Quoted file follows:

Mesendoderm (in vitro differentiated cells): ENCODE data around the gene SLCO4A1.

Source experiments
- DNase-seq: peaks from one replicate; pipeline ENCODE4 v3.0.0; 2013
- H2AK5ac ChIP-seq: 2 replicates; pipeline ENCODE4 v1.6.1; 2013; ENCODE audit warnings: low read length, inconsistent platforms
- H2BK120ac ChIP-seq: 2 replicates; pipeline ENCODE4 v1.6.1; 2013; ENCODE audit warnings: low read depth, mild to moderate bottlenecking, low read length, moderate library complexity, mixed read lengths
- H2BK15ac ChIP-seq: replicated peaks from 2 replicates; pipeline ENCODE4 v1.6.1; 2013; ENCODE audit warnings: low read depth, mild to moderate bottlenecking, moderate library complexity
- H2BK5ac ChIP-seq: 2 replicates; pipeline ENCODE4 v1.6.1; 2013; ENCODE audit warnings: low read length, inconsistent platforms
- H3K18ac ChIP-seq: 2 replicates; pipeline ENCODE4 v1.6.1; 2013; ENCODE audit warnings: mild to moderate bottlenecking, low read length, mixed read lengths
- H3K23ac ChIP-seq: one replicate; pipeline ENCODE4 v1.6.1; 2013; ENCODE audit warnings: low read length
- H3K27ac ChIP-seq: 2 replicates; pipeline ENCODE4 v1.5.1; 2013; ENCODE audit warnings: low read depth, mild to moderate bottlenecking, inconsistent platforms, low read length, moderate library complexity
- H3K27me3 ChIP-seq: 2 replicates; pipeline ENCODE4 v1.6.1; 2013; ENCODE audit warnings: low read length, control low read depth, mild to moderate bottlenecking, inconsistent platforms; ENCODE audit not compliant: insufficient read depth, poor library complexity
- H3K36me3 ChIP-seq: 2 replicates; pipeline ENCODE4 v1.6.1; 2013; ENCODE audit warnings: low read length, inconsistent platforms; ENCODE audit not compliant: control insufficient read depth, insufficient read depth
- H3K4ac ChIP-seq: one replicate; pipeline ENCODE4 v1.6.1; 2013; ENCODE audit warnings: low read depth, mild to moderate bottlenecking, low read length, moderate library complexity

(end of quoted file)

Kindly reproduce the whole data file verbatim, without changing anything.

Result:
Mesendoderm (in vitro differentiated cells): ENCODE data around the gene SLCO4A1.

Source experiments
- DNase-seq: peaks from one replicate; pipeline ENCODE4 v3.0.0; 2013
- H2AK5ac ChIP-seq: 2 replicates; pipeline ENCODE4 v1.6.1; 2013; ENCODE audit warnings: low read length, inconsistent platforms
- H2BK120ac ChIP-seq: 2 replicates; pipeline ENCODE4 v1.6.1; 2013; ENCODE audit warnings: low read depth, mild to moderate bottlenecking, low read length, moderate library complexity, mixed read lengths
- H2BK15ac ChIP-seq: replicated peaks from 2 replicates; pipeline ENCODE4 v1.6.1; 2013; ENCODE audit warnings: low read depth, mild to moderate bottlenecking, moderate library complexity
- H2BK5ac ChIP-seq: 2 replicates; pipeline ENCODE4 v1.6.1; 2013; ENCODE audit warnings: low read length, inconsistent platforms
- H3K18ac ChIP-seq: 2 replicates; pipeline ENCODE4 v1.6.1; 2013; ENCODE audit warnings: mild to moderate bottlenecking, low read length, mixed read lengths
- H3K23ac ChIP-seq: one replicate; pipeline ENCODE4 v1.6.1; 2013; ENCODE audit warnings: low read length
- H3K27ac ChIP-seq: 2 replicates; pipeline ENCODE4 v1.5.1; 2013; ENCODE audit warnings: low read depth, mild to moderate bottlenecking, inconsistent platforms, low read length, moderate library complexity
- H3K27me3 ChIP-seq: 2 replicates; pipeline ENCODE4 v1.6.1; 2013; ENCODE audit warnings: low read length, control low read depth, mild to moderate bottlenecking, inconsistent platforms; ENCODE audit not compliant: insufficient read depth, poor library complexity
- H3K36me3 ChIP-seq: 2 replicates; pipeline ENCODE4 v1.6.1; 2013; ENCODE audit warnings: low read length, inconsistent platforms; ENCODE audit not compliant: control insufficient read depth, insufficient read depth
- H3K4ac ChIP-seq: one replicate; pipeline ENCODE4 v1.6.1; 2013; ENCODE audit warnings: low read depth, mild to moderate bottlenecking, low read length, moderate library complexity